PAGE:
Grain market changes affect Minnesota farmers

This was the type of day on the grain markets that makes Minnesota corn and soybean farmers cheer, while state livestock producers cringe.

Grain prices moved sharply higher on a 'limit up' day on the markets. Corn and soybeans both rose the daily limit. That's 30 cents a bushel for corn and 70 cents a bushel on soybeans, a rise of about seven percent for each.

The prices rose because of a U.S. Agriculture Department report that caught grain traders by surprise. In the report, the USDA reduced the estimated size of the fall harvest. Compared to last month's outlook, the USDA shrank the U.S. corn crop 4 percent and soybeans 2 percent. That means fewer bushels of those crops are available for food and industrial use. The smaller supply is boosting demand and prices for the crops.

The market jump means Minnesota corn and soybean farmers will earn more money from their crops, possibly over a billion dollars more total. The U.S.D.A. is still predicting a record corn and soybean harvest in the state.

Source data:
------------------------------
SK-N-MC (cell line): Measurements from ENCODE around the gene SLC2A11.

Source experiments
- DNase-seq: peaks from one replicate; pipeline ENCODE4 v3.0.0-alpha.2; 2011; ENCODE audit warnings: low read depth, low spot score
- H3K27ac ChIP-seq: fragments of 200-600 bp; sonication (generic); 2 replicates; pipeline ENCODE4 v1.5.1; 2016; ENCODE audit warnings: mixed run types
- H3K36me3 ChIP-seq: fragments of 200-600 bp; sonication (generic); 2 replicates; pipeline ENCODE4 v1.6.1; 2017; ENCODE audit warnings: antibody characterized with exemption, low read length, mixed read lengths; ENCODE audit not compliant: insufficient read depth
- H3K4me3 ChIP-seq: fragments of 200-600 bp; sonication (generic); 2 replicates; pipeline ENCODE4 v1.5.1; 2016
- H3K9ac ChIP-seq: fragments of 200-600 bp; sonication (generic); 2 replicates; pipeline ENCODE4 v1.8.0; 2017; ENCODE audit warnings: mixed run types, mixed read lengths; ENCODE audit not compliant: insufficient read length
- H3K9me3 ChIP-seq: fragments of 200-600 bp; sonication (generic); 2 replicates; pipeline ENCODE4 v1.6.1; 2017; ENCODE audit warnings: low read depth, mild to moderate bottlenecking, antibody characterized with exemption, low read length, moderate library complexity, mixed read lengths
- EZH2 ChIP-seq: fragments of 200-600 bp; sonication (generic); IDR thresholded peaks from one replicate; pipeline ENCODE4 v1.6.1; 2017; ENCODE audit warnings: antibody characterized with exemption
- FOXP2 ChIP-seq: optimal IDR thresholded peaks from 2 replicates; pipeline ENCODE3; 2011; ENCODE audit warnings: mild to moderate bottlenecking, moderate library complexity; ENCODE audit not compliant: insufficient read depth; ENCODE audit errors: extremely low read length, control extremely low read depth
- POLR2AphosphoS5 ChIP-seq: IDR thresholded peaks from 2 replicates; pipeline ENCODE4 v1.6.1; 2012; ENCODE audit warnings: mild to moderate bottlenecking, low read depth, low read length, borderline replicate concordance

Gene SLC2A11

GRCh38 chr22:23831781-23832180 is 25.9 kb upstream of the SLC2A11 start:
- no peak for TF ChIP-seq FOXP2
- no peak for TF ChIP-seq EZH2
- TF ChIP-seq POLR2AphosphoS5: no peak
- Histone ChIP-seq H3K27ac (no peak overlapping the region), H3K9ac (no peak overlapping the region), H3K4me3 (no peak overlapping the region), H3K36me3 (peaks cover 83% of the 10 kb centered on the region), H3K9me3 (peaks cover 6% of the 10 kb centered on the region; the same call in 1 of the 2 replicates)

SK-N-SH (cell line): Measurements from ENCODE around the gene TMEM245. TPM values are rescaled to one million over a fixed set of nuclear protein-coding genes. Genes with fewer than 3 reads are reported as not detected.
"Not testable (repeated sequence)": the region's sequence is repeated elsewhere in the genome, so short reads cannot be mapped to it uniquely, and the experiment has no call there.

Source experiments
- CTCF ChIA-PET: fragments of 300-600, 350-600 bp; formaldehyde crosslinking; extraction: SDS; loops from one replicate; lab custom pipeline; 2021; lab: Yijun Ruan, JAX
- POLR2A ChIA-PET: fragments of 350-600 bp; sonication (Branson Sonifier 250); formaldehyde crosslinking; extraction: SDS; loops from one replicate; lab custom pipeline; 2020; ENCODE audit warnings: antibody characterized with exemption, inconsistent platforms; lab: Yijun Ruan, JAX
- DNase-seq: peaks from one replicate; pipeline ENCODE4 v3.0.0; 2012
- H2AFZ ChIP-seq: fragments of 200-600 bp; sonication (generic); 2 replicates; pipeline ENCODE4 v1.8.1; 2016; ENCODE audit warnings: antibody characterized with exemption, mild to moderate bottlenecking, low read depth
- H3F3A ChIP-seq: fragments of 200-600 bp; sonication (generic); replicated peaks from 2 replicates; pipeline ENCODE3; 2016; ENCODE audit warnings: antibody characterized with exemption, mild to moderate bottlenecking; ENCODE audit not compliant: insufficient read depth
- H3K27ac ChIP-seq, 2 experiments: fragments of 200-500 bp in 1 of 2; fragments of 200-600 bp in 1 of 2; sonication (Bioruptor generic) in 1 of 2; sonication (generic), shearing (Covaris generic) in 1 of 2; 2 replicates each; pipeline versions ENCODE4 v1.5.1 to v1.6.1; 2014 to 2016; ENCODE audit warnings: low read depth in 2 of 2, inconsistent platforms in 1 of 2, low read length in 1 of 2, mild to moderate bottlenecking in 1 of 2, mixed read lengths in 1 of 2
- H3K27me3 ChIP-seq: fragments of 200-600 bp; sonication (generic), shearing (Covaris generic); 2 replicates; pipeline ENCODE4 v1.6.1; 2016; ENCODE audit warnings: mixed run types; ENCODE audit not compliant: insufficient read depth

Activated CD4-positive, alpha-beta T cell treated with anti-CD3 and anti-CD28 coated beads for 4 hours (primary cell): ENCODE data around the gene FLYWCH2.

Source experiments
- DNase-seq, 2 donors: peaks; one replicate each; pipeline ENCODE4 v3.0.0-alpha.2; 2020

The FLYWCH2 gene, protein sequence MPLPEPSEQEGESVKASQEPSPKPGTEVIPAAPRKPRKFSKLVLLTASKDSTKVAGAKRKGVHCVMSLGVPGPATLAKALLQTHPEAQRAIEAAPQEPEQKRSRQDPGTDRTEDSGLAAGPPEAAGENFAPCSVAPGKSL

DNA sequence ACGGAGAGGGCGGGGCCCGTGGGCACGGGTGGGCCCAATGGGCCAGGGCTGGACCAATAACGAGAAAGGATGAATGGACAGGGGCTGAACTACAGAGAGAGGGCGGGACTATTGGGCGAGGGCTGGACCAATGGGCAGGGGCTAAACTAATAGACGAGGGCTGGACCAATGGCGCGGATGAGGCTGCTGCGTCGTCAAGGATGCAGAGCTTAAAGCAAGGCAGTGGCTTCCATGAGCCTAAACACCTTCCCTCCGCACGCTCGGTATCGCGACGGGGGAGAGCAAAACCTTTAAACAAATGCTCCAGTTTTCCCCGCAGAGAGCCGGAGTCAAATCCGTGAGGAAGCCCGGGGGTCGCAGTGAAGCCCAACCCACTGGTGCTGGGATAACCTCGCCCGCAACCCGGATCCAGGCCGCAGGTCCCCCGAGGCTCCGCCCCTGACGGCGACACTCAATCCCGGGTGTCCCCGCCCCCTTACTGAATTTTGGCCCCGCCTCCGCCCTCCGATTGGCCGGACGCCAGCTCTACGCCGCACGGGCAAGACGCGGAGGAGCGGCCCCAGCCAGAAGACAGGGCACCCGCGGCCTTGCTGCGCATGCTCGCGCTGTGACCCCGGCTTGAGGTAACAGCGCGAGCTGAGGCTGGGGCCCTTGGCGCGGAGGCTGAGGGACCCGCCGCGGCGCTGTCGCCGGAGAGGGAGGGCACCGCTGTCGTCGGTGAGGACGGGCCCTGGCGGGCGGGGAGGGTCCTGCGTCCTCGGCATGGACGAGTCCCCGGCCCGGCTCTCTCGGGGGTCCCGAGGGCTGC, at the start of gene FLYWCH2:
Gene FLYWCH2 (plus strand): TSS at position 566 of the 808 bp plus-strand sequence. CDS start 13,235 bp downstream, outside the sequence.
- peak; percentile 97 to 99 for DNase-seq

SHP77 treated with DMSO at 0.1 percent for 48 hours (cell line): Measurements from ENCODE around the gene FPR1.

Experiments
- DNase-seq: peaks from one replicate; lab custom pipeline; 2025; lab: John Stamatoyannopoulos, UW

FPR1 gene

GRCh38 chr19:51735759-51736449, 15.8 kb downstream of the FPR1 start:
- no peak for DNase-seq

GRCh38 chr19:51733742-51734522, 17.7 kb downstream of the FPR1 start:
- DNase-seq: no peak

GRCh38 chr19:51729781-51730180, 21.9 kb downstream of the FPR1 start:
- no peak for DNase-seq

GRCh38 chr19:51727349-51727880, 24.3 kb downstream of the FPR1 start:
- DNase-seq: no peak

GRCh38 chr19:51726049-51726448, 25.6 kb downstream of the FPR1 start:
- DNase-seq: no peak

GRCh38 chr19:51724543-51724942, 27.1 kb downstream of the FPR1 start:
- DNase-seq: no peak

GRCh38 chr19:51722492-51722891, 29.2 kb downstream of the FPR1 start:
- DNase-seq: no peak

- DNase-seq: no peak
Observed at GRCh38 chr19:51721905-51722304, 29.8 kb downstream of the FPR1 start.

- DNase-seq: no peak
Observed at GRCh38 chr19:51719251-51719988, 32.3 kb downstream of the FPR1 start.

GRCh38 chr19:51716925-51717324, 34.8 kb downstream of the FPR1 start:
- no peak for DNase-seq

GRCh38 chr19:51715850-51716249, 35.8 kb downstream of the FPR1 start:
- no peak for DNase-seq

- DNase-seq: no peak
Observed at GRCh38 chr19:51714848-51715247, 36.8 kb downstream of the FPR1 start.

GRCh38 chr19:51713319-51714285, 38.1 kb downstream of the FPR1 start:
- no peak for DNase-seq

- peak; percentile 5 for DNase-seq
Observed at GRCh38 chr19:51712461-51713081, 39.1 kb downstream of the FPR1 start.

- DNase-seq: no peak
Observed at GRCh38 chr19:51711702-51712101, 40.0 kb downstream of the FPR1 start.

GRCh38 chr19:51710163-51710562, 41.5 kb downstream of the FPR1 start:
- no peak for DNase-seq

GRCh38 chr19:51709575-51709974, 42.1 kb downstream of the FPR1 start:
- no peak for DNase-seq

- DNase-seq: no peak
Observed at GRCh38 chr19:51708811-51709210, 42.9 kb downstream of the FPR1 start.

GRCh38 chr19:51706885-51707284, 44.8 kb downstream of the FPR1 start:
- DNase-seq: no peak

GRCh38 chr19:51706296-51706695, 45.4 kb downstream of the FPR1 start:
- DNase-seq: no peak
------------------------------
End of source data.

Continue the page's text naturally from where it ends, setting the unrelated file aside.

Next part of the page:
Livestock farmers will likely suffer though with the higher prices. That's because they'll have to pay more for corn and soybeans, a major feed component for hogs, cattle, turkeys, chickens and dairy cows. The higher feed costs raises the cost of producing these animals and could make it a struggle to earn a profit in livestock.

There was at least some temporary good news though for a part of the livestock business. Hog and cattle prices also moved higher, bringing in more income for farmers that raise those animals.

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